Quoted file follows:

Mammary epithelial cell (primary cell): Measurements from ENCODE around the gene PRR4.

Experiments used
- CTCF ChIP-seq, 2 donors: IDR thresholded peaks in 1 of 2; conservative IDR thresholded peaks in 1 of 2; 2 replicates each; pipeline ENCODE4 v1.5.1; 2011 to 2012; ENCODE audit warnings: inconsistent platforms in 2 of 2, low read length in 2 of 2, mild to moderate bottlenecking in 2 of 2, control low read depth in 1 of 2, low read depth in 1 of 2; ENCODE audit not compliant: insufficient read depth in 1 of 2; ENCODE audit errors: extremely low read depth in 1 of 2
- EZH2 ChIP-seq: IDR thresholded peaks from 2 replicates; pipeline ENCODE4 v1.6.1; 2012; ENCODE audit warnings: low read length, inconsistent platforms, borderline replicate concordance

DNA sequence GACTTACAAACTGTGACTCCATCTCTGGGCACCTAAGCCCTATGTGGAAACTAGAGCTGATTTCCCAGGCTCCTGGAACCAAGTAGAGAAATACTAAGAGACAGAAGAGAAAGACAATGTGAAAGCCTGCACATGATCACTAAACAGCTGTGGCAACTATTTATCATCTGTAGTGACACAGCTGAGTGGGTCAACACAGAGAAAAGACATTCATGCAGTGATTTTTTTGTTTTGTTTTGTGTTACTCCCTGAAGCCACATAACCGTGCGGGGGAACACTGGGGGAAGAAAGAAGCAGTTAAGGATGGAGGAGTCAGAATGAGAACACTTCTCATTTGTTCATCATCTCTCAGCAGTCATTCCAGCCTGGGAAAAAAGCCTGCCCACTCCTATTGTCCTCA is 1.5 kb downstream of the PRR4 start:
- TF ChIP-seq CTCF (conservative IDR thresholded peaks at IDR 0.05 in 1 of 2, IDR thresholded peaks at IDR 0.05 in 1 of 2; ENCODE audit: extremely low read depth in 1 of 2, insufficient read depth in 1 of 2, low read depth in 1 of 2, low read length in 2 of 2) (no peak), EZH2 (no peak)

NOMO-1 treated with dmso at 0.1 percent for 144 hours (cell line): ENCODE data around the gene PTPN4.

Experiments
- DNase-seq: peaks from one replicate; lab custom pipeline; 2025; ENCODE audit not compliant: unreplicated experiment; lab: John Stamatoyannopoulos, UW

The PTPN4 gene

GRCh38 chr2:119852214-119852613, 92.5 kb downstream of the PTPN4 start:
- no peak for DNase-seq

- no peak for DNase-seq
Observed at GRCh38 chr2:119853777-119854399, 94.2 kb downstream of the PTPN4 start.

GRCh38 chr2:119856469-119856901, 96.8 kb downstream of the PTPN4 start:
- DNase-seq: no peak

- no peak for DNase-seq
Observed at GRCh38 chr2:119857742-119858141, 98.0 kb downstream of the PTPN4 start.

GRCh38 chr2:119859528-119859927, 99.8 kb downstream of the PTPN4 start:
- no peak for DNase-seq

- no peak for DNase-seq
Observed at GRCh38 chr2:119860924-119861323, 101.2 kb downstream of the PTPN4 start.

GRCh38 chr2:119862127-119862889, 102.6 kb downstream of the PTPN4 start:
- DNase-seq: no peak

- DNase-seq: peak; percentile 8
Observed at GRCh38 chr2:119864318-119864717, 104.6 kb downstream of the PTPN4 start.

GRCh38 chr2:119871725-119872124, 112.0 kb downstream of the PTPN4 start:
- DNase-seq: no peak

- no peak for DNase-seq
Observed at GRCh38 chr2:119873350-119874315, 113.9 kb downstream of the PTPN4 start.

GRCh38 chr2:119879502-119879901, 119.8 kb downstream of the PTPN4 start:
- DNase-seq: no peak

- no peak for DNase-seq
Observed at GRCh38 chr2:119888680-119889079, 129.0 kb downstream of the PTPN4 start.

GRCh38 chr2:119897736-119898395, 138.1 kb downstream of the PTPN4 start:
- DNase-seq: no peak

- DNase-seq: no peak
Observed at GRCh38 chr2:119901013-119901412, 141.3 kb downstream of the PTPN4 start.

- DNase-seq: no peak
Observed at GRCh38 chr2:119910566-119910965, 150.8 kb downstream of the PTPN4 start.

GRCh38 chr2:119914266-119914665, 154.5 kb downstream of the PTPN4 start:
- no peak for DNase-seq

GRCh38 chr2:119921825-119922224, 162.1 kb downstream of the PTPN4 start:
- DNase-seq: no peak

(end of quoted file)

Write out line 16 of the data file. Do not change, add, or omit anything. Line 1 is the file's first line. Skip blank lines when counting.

- DNase-seq: no peak